RACC encourages Hispanic artists to show their true colors
By Nick Mattos, El Hispanic News
Portland, OR — The Regional Arts and Culture Council (RACC), the Portland metro area’s premiere arts funding organization, has appointed Lina García Seabold as their new board chair and increased their outreach to support diverse artists and organizations, including such fresh talents as local painter Mónica G. MacKenzie.
A resident of the Rose City since 1969, Seabold has observed Portland evolve into a vibrant and diverse haven for creativity.
“I’ve seen this city grow, and I really like what I see right now!” she notes with excitement. “I just love living here, especially from an arts and culture perspective.”
In Seabold’s view, RACC has been intrinsic to this evolution.
“RACC has always been a leader in Portland’s art scene; we’ve overseen funding for the Portland Art Museum, the symphony, the ballet, Milagro Theatre, the whole gamut from large arts organizations and independent artists,” she says. “RACC has been a leader in the scene way before [my involvement began], and I hope that this leadership in the arts continues to extend to everyone who needs to be represented in the community, including the different [ethic and racial] minority communities and the LGBTQ population.”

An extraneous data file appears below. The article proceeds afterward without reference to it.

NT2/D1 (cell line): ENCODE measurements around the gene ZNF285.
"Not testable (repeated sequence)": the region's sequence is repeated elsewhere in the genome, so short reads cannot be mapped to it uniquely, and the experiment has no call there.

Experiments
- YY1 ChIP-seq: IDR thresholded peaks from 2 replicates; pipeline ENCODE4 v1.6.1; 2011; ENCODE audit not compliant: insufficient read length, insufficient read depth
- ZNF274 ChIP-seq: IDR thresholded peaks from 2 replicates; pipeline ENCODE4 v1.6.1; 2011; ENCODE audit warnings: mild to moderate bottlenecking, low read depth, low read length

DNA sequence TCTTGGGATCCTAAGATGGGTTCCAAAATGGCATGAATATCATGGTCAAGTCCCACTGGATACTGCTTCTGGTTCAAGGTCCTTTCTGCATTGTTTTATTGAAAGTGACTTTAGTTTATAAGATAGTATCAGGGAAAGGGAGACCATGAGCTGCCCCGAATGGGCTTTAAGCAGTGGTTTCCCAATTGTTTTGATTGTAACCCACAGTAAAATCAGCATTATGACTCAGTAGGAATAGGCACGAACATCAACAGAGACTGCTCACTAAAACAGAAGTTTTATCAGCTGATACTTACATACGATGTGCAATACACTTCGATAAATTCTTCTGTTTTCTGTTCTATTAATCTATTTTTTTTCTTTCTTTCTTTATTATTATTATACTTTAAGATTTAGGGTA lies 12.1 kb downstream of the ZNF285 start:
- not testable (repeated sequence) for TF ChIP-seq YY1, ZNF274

In order to achieve this mission, Seabold intends to steer the council towards a more holistic embrace of diverse artists and art organizations, and to enfranchise all communities in Portland’s art and culture scene.
“RACC is increasing its outreach efforts to all minority communities, not just the Hispanic community,” Seabold explains. “Because I am Hispanic, my natural outreach happens in that community because, well, that’s my community. The institutional outreach, though, is broader.”
The council’s outreach takes numerous forms, and is aimed towards artists and organizations as well as the general public. One way RACC aims to make the arts accessible to all is by ensuring that admission prices aren’t prohibitive for members of diverse economic situations.
“RACC has tried really hard to work with different organizations to create opportunities for people with different income levels to ensure that they can afford the ticket prices for at least certain performances or dates,” she says.